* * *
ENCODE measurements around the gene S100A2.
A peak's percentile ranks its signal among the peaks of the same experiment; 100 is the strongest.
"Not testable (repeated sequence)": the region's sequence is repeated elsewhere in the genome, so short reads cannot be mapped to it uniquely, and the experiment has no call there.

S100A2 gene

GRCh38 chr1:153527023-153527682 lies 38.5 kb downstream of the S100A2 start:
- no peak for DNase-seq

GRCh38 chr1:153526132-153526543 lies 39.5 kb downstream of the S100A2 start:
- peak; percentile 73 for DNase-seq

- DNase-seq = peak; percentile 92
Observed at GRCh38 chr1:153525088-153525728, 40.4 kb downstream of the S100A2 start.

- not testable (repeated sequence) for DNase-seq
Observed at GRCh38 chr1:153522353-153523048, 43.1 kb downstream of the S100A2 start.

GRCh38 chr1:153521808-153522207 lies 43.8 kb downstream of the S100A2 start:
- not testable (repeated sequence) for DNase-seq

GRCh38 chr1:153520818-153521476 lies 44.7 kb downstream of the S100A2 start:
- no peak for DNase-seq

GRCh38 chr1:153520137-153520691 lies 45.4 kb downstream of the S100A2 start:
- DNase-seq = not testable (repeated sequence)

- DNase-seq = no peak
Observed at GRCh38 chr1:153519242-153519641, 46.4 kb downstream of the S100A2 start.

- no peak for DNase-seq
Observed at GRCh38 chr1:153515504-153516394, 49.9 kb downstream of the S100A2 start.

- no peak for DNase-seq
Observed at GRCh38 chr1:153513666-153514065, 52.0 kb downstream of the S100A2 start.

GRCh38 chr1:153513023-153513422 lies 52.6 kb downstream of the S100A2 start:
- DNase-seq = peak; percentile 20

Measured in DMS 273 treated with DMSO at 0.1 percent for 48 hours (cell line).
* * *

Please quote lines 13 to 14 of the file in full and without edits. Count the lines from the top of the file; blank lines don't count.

GRCh38 chr1:153521808-153522207 lies 43.8 kb downstream of the S100A2 start:
- not testable (repeated sequence) for DNase-seq